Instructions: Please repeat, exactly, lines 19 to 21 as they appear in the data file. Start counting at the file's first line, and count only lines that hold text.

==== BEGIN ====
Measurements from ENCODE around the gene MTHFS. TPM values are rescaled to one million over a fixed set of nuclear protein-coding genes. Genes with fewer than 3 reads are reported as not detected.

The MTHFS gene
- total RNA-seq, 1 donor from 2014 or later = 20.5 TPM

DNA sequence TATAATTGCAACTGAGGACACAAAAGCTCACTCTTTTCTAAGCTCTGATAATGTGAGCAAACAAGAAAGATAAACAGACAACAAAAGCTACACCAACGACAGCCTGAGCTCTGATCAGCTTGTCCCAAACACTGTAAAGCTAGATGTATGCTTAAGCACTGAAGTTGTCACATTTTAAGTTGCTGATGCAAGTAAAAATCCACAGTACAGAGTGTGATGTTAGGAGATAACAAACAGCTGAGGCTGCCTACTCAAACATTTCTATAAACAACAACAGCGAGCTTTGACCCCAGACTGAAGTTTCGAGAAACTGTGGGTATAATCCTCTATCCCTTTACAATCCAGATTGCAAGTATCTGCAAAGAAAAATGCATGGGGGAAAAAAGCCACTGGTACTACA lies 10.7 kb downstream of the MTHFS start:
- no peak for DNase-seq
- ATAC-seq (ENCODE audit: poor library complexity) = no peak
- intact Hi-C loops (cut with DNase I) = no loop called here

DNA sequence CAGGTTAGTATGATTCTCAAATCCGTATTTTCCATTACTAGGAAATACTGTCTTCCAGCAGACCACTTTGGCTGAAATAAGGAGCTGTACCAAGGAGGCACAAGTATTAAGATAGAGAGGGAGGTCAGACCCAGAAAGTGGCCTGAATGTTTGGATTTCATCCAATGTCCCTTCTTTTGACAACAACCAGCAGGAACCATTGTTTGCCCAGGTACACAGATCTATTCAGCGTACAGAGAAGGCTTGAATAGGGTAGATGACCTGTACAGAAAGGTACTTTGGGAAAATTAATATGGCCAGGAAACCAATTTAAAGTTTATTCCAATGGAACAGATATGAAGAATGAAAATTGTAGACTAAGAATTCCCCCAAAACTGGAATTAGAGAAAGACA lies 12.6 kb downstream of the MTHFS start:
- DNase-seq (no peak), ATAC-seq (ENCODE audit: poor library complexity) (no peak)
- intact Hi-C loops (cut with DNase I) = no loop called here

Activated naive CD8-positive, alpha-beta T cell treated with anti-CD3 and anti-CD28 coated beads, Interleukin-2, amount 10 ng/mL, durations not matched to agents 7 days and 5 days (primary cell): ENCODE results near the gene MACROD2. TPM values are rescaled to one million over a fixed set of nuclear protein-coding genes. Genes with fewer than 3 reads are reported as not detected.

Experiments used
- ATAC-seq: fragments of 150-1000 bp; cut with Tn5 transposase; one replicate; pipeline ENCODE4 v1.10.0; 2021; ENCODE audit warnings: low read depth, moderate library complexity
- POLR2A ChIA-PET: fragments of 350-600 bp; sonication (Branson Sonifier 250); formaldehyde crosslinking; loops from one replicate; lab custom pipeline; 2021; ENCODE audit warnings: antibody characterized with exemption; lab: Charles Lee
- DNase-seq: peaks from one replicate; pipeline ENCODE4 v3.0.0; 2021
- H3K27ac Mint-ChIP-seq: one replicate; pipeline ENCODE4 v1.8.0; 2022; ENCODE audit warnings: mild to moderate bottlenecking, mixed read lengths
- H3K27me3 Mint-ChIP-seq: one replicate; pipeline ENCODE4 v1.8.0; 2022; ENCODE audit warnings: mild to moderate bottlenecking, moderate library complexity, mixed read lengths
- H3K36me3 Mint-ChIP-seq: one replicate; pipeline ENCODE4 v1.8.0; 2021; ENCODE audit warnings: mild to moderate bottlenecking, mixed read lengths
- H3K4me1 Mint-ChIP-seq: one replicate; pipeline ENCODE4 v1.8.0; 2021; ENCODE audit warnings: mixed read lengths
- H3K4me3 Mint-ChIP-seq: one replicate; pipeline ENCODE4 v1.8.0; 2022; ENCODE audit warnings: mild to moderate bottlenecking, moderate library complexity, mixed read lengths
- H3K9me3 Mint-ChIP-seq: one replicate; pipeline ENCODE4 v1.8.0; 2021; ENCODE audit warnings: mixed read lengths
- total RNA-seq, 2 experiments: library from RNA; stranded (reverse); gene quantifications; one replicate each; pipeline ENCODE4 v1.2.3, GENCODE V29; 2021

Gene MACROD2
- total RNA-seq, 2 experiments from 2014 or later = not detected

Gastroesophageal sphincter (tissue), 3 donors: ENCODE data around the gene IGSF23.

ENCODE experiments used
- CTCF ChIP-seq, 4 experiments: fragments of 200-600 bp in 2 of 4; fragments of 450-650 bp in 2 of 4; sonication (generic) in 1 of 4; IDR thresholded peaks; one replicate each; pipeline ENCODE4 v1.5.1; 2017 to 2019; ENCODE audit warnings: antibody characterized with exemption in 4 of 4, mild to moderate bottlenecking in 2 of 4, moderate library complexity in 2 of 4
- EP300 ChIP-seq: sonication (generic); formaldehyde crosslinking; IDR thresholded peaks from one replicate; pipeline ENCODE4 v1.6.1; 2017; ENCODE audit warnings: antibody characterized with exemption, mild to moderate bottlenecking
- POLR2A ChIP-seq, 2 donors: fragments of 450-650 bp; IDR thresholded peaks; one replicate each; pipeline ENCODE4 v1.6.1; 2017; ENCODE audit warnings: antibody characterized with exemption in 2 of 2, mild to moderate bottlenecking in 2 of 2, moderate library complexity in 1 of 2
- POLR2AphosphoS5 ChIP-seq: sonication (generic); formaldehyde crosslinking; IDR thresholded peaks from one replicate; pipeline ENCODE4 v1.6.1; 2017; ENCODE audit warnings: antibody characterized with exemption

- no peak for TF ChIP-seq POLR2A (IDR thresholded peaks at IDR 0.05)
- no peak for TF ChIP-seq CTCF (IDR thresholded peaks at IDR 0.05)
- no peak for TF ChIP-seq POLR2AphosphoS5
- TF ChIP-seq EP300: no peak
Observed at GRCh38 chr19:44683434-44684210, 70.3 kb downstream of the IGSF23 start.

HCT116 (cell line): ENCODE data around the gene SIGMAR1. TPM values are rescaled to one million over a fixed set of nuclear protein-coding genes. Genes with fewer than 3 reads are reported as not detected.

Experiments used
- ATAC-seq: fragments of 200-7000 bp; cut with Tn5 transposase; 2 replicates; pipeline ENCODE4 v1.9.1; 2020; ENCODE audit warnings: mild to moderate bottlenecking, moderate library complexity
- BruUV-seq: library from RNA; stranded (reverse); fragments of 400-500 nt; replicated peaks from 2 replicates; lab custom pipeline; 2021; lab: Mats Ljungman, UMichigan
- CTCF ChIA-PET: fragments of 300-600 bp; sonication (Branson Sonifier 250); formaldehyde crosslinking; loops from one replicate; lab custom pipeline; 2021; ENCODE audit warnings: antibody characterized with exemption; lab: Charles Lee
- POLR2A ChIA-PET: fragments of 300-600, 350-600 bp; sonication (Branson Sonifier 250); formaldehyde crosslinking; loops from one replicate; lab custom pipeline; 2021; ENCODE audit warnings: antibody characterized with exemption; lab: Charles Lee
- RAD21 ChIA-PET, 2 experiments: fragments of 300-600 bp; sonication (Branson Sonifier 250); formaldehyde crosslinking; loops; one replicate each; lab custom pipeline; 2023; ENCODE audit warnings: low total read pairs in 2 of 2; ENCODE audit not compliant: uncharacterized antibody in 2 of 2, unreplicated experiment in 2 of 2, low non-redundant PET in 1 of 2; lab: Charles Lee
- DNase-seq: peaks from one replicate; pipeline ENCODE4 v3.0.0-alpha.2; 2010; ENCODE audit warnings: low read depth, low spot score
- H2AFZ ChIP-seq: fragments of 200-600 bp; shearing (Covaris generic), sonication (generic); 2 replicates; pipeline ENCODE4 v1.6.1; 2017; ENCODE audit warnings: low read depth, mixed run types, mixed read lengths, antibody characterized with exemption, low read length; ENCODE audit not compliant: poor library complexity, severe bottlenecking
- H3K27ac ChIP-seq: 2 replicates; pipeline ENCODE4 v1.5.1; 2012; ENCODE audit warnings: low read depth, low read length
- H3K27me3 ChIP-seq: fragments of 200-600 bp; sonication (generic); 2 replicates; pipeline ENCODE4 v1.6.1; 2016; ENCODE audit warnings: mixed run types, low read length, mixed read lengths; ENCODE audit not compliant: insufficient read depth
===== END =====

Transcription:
- H3K4me1 Mint-ChIP-seq: one replicate; pipeline ENCODE4 v1.8.0; 2021; ENCODE audit warnings: mixed read lengths
- H3K4me3 Mint-ChIP-seq: one replicate; pipeline ENCODE4 v1.8.0; 2022; ENCODE audit warnings: mild to moderate bottlenecking, moderate library complexity, mixed read lengths
- H3K9me3 Mint-ChIP-seq: one replicate; pipeline ENCODE4 v1.8.0; 2021; ENCODE audit warnings: mixed read lengths